It appears there is a strange new internet prank trend in Maine.

Someone is creating fake social media accounts for well known regional and national businesses.  Once these fake accounts have gained a few followers, posts on the pages begin to announce the opening of new Maine locations.  In the cases we have seen, they always seem to announce new Augusta locations.

And, the person (or people) go all out.  They don’t just steal logos and post them on the page, they create graphics specific to the new location and even make statements that supposedly come from employees of the actual business.  And, the locations they select make sense for the type of business that is allegedly going into that space.

On Easter Sunday of 2021, a Facebook post claiming Augusta was getting a Chick-fil-A location went viral.  Within a few hours, it had been shared nearly 1,000 times!  The post indicated that the new location was going into the old Dunkin location on Bangor Street.

I was really excited when I heard the news and kind of shocked when the Facebook page was pulled down.  In hindsight, it does not make much sense that an extremely religious company would choose to announce a new location on the most sacred Sunday for followers of Christ.

Earlier this week, a fake Facebook account announced that the regional brew pub chain Sea Dog Brewing Company was going to be opening a location on Water Street in Augusta.  Just like the others, this post included official logos, images of the supposed new location, and even had a timeline of when they planned to begin construction and when the new location would be open.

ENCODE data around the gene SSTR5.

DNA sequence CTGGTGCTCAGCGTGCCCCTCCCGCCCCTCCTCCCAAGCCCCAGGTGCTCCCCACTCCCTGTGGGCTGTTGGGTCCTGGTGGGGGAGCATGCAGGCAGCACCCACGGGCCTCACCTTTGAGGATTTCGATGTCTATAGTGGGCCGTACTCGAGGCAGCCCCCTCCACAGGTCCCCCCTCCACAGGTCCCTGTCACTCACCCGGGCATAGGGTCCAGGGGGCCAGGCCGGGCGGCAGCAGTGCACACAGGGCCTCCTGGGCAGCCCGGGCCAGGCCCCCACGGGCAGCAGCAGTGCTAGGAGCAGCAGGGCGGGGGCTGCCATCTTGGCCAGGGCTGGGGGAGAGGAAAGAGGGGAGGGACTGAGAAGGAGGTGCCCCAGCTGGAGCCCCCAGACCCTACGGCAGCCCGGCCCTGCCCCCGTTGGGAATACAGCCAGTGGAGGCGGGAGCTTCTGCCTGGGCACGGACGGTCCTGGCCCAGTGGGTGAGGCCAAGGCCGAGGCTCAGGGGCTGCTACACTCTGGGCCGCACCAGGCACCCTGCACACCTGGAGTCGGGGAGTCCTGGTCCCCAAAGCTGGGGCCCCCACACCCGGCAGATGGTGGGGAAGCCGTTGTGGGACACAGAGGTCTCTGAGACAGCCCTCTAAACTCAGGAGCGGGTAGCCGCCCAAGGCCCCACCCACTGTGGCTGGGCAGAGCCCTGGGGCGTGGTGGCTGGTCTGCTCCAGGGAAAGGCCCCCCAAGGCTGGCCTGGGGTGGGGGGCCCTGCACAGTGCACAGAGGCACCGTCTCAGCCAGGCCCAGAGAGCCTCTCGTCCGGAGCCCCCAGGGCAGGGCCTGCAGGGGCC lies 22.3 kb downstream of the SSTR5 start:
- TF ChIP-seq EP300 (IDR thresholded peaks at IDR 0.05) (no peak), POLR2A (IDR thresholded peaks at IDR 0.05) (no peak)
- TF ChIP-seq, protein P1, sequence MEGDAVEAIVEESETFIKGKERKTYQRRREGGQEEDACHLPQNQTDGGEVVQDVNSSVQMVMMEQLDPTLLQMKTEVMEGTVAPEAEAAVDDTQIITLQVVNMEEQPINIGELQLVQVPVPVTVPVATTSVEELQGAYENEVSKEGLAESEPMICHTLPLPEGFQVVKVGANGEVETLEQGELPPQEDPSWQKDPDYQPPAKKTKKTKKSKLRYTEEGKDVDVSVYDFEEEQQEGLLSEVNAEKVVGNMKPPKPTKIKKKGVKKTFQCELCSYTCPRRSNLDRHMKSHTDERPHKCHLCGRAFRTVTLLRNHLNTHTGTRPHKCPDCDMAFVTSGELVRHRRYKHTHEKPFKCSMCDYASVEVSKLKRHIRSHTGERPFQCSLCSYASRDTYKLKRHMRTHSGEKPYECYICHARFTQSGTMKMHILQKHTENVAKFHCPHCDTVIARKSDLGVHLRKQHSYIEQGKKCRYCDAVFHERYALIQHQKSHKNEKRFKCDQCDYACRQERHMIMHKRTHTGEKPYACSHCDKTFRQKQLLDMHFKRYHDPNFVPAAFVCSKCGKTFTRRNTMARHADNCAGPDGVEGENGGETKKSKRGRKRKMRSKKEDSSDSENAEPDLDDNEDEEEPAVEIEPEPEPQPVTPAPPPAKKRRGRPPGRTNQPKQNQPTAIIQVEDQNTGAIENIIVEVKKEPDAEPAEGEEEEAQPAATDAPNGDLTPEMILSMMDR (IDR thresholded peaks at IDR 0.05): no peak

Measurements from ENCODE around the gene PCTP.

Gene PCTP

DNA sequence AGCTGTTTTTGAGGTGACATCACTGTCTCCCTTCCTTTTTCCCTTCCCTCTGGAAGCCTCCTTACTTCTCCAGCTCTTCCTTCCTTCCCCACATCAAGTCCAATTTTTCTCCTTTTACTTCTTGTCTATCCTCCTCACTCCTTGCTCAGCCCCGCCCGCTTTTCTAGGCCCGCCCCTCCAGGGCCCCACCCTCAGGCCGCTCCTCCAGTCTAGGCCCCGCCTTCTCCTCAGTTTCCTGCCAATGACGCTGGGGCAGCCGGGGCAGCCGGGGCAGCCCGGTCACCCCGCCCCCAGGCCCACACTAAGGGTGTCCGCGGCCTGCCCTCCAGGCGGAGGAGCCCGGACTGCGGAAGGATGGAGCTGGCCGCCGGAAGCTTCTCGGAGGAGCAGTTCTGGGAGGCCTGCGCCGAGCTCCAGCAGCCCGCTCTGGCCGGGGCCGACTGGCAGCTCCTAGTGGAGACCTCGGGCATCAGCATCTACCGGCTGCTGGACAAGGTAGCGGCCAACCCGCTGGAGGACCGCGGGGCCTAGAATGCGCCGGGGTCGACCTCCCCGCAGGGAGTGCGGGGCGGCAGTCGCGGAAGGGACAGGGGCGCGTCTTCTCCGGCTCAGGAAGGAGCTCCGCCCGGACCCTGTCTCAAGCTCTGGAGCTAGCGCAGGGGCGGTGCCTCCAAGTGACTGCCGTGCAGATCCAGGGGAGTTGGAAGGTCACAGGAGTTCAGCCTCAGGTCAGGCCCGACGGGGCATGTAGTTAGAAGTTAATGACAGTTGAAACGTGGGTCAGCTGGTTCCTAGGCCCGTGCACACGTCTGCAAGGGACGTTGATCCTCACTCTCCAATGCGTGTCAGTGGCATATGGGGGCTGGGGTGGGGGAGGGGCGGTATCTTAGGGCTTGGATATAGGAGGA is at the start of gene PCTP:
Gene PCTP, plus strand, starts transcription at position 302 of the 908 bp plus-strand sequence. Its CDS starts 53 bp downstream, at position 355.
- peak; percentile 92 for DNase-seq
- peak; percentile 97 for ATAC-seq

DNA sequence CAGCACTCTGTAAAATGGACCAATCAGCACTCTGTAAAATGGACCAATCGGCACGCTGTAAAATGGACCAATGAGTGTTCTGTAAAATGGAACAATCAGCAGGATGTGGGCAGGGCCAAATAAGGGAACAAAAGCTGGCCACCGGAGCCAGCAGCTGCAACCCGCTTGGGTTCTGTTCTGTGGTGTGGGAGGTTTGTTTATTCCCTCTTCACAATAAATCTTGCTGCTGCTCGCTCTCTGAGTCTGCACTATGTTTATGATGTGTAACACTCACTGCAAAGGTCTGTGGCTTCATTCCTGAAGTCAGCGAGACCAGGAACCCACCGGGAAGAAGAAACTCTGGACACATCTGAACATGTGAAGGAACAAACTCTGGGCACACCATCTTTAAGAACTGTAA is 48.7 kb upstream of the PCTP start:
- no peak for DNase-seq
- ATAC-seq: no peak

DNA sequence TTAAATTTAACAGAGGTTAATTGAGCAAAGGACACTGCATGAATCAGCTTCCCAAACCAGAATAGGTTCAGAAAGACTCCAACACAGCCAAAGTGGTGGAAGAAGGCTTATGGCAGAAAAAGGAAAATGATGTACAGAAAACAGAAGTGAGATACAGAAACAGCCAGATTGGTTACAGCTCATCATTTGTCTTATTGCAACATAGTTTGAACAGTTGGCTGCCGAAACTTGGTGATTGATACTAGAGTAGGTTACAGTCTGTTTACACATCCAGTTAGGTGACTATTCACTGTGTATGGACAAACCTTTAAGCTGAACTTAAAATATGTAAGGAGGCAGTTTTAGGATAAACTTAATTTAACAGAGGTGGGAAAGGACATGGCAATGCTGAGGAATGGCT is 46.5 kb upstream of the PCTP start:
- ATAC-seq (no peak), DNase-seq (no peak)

We’ve also heard that someone created a fake Facebook page for a well-known (and much loved) grocery store chain.  That account also announced a new location would be coming to Augusta.

How do you spot these fake accounts?  There are usually a few "tells".  First, they often seemed to be for specific locations.  Like, Bob's Burgers - Bangor or Cooper's Pizza - Augusta.  If the company normally does not have local accounts for its locations, this is a massive "tell".  They often will only have a few hundred followers, even though they supposedly represent a major company.  Another sign is that the "main" (national) account makes no mention of a new location.

Clearly, if there is any doubt in your mind that an account is legit, just reach out to the business's HQ.  If they're far enough along in the launch process to put up a Facebook page, they're not going to have an issue telling you if there is a location coming to your town.

WARNING - If you’ve set up a fake Facebook (or other social media account) for a legitimate business, you should know that it could get you into trouble.  While the laws about creating fake social media accounts are vague, if anything you do with the fake account benefits you, or you do anything to damage the real company’s reputation, you could find yourself in legal trouble.  Turbo Future has a pretty good breakdown of ways you can get into trouble when you make a fake account.

So, why do it?  The person isn’t making any money off these fake accounts.  Are they just bored?

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